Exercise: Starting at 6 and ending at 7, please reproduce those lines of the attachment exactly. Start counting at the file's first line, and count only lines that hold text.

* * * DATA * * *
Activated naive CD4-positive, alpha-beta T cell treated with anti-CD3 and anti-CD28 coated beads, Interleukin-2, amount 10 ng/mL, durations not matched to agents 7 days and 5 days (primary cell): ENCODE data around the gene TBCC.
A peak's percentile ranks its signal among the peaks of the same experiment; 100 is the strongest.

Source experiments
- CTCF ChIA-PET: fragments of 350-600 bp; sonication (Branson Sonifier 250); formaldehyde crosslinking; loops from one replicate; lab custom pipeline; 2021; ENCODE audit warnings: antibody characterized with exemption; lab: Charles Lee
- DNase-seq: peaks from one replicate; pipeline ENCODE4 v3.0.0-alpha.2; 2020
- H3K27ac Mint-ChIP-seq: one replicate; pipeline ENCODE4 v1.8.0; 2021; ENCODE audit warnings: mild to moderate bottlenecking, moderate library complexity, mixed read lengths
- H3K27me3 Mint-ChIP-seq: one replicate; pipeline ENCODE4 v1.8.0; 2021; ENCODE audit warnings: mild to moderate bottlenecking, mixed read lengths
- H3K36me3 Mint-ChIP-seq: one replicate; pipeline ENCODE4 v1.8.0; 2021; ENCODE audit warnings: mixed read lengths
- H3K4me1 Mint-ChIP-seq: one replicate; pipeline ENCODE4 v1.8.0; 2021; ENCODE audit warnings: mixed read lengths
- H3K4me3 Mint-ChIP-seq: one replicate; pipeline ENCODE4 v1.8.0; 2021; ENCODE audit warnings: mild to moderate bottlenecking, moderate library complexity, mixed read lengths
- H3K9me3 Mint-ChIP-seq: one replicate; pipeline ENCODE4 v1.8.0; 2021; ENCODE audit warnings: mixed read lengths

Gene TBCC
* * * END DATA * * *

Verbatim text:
- H3K27ac Mint-ChIP-seq: one replicate; pipeline ENCODE4 v1.8.0; 2021; ENCODE audit warnings: mild to moderate bottlenecking, moderate library complexity, mixed read lengths
- H3K27me3 Mint-ChIP-seq: one replicate; pipeline ENCODE4 v1.8.0; 2021; ENCODE audit warnings: mild to moderate bottlenecking, mixed read lengths